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Universal ‘code’ connects humans and animals - study
Researchers found there might be a universal code for the perception of emotion of animals.
Researchers suggest acoustic emotions exist across all vertebrates

Humans can identify emotions in the voices of all air-breathing vertebrates, a new study has found.

Writing in the journal Proceeding of the Royal Society B, researchers show there might be a universal code for the vocal expression and perception of emotions of animals.

Previous work found that humans can identify emotions in the voices of different mammals. In this new study, researchers expanded the results to include amphibians, reptiles and mammals.

The study was conducted by researchers at Vrije Universiteit Brussel, Belgium, and Ruhr-Universität Bochum, Germany, in collaboration with colleagues from Alberta, Canada, and Vienna, Austria.

“The findings suggest that fundamental mechanisms for the acoustic expression of emotions exist across all classes of vertebrates,” the authors conclude. “The evolutionary roots of this signal system might be shared by all vocalising vertebrates.

They continue: “This finding goes in the direction of what Charles Darwin suggested more than a century ago, namely that acoustic expressions of emotion can be traced back to our earliest land-dwelling ancestors.”

In the study, researchers employed 75 individuals whose native language was English, German or Mandarin. The participants listened to audio recordings on nine different species of land-living vertebrates in the classes mammals, amphibians and reptiles. The latter group included birds and other reptiles.

Participants were able to differentiate between high and low levels of arousal in the acoustic signals of all animal classes. To do this, they mainly relied on frequency-related parameters in the signals.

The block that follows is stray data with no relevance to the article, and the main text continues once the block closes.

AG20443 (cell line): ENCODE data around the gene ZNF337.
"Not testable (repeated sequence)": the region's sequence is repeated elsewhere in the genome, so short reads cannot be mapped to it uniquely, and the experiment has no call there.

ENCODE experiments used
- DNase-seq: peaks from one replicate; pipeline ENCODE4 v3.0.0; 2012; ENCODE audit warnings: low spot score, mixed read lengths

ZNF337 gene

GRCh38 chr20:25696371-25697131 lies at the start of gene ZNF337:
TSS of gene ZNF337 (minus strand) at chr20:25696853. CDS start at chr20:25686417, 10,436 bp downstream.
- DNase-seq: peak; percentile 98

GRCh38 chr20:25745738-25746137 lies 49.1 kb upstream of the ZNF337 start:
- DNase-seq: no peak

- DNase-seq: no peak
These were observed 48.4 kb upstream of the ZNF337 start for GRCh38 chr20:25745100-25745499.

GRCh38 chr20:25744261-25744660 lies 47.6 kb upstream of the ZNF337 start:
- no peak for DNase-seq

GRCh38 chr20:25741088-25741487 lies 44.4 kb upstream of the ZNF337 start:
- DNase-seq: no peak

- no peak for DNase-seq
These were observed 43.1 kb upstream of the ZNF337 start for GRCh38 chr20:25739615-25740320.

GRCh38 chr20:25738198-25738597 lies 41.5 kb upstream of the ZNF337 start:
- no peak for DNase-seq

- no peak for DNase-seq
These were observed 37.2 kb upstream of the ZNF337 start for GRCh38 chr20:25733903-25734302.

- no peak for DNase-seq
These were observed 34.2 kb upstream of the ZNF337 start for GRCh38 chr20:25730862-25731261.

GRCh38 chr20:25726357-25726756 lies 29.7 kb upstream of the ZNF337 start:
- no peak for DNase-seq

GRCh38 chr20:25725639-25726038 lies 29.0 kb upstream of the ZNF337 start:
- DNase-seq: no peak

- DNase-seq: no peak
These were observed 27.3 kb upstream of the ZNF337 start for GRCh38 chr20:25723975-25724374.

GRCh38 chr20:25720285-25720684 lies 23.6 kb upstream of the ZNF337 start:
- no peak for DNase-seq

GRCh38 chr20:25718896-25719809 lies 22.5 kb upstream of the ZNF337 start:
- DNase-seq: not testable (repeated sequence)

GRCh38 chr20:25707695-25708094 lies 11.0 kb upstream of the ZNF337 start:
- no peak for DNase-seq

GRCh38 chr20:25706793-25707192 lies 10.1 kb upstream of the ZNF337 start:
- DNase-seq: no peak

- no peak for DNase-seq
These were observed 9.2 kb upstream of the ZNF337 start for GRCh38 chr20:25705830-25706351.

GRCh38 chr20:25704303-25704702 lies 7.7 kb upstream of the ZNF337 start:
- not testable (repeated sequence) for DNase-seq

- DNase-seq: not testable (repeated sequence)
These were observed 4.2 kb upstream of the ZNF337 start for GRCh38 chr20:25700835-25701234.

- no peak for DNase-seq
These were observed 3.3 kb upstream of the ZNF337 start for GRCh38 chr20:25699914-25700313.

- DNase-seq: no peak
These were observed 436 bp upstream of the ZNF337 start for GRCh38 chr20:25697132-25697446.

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Art installation uses 15,000 discarded plastic bottles

News Story 1
 London Zoo has unveiled a new art installation made from 15,000 discarded single-use plastic bottles, all of which were collected from London and its waterways. The installation, dubbed the Space of Waste, is 16ft tall and was created by the artist and architect Nick Wood. It houses information about plastic pollution and the small steps that everyone can take to tackle the issue.

Mr Wood commented: “Building this piece with ZSL was a satisfying challenge, as plastic bottles are not usually seen as a building material – recycling them into this structure, which will remain at ZSL London Zoo all summer, was a great way to turn the culprits themselves into a stark visual reminder of the worsening plastic problem in our city.” Image © David Parry/PAWIRE/ZSL 

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Strategic alliance to support development of agri-food sector

The Agri-Food and Biosciences Institute (AFBI) and Queen’s University Belfast have formed a new strategic alliance that will see both institutions form a research and education partnership.

Under the agreement, the organisations will pool their resources and expertise to support the development of the agri-food sector. It will work across three core themes: enabling innovation, facilitating new ways of working and partnerships.